With the Met Office announcing that the UK will experience low temperatures towards the end of this week, we can expect that this will bring frost and ice to our roads.
The organisation said it is still too early to assess the snow risk, but confirmed a cold snap is on the way.
It comes after risk meteorologist Jim Dale from British Weather Services told the Huffington Post last week that he thinks Britain is in for more “impressively cold temperatures” this winter, a forecast that was echoed by Weatherweb.net.
How many of you are prepared for the cold months and dangerous weather? Follow these tips to make sure you are ready for winter.
Tyres: Ensure your tyres are inflated correctly and that you have a minimum of 3mm of tread on your tyres to cope with wet and slippery conditions.
Battery: In winter, the battery will run down quicker than in warmer weather. Make sure you do a regular long journey to top it up or trickle-charge the battery.
Engine: Modern engines are more robust than older ones. All the same, depress the clutch when starting as this will reduce drag on the engine when starting, and preserve the battery.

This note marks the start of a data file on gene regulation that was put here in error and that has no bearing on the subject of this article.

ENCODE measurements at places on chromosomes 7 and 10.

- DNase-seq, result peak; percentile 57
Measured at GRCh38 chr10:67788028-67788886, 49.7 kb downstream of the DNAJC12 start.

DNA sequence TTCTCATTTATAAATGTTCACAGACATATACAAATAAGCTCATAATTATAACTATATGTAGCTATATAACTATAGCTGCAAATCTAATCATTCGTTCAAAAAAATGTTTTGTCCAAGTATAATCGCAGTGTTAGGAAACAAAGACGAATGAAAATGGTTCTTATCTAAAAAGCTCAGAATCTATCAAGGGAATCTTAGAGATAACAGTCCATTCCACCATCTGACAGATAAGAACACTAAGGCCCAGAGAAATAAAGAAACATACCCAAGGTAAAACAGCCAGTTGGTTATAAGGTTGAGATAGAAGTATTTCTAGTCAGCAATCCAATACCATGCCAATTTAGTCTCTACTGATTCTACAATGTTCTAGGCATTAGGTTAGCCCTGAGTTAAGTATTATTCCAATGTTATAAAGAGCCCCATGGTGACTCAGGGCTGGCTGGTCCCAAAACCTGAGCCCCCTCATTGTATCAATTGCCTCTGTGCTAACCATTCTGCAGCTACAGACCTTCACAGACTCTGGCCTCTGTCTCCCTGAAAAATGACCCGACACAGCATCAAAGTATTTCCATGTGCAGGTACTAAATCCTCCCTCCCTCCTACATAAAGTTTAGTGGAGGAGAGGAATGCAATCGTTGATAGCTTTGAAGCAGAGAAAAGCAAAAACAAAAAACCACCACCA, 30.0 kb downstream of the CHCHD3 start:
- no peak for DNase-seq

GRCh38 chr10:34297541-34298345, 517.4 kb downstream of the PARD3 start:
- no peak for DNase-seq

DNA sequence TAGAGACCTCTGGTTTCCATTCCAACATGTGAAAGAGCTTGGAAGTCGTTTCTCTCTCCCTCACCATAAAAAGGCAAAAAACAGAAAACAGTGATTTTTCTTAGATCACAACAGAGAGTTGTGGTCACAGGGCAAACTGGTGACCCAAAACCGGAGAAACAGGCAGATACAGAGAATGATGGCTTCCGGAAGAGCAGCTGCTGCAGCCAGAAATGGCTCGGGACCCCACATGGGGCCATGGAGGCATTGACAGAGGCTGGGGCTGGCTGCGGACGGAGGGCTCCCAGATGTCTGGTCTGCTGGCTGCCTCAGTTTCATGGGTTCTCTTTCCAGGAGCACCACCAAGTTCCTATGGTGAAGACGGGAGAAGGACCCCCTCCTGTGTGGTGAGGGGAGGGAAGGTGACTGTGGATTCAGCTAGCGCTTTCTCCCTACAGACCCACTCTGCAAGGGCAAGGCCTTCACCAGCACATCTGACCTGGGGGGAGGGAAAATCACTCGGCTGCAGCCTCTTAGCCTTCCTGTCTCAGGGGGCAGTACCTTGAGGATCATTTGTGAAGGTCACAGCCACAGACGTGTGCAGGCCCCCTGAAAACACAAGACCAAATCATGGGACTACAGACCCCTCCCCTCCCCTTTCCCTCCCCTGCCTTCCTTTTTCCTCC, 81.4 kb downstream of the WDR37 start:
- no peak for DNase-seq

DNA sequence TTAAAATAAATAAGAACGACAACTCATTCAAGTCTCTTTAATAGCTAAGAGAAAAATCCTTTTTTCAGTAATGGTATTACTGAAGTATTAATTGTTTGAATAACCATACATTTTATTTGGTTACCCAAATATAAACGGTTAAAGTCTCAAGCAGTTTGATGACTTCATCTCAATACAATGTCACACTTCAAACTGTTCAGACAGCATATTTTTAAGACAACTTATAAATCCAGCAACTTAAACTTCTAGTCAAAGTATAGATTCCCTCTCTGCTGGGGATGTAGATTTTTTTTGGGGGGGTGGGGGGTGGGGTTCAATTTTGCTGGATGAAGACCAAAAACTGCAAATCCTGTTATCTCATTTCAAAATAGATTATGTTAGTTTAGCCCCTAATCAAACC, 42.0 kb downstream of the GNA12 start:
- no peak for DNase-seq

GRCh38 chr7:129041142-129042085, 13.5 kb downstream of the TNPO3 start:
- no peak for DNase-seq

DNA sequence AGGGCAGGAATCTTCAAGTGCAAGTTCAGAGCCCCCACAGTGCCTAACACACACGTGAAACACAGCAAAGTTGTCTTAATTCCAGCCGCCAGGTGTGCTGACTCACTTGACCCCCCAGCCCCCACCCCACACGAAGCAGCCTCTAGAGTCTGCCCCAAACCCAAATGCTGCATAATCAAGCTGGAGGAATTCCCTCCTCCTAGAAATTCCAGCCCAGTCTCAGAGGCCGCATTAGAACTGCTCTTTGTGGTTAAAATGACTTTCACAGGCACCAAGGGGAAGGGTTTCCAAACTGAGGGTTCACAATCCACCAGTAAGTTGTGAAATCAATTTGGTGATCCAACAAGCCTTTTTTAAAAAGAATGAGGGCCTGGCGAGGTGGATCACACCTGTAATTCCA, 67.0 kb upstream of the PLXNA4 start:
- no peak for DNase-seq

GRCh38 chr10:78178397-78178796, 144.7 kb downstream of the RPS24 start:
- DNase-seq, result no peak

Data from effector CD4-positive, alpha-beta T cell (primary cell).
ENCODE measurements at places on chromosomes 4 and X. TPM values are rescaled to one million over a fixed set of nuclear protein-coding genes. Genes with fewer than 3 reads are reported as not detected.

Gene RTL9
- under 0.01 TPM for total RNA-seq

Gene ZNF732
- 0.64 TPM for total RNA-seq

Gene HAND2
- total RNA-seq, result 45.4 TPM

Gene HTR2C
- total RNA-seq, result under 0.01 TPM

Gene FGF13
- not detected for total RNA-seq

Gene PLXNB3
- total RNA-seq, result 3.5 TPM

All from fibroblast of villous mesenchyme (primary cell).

Screenwash: Keep this topped up and use a proper additive at the right concentration to prevent it freezing.
Fuel: Keep your tank topped up – that way if you are caught out, you’ll have enough fuel to make it home or run the engine to keep warm. However, it’s essential to keep snow from blocking the exhaust as noxious fumes can leak into the vehicle.
Windows: Clear all snow and ice from the windscreen before driving. Do not use water to de-ice windscreens. Hot water can crack the glass, and the water will only freeze again on the screen or on the ground where you are standing.
Locks: A squirt of WD-40 will prevent your door locks freezing up.
Warm clothing: Your car may be as warm as toast on the inside but if you have to step outside, you could be in trouble if you have not got any warm clothing with you.
It is perhaps too early to expect the snow of 2010, but when it comes to cars and bad weather conditions it is much better to be safe than sorry.
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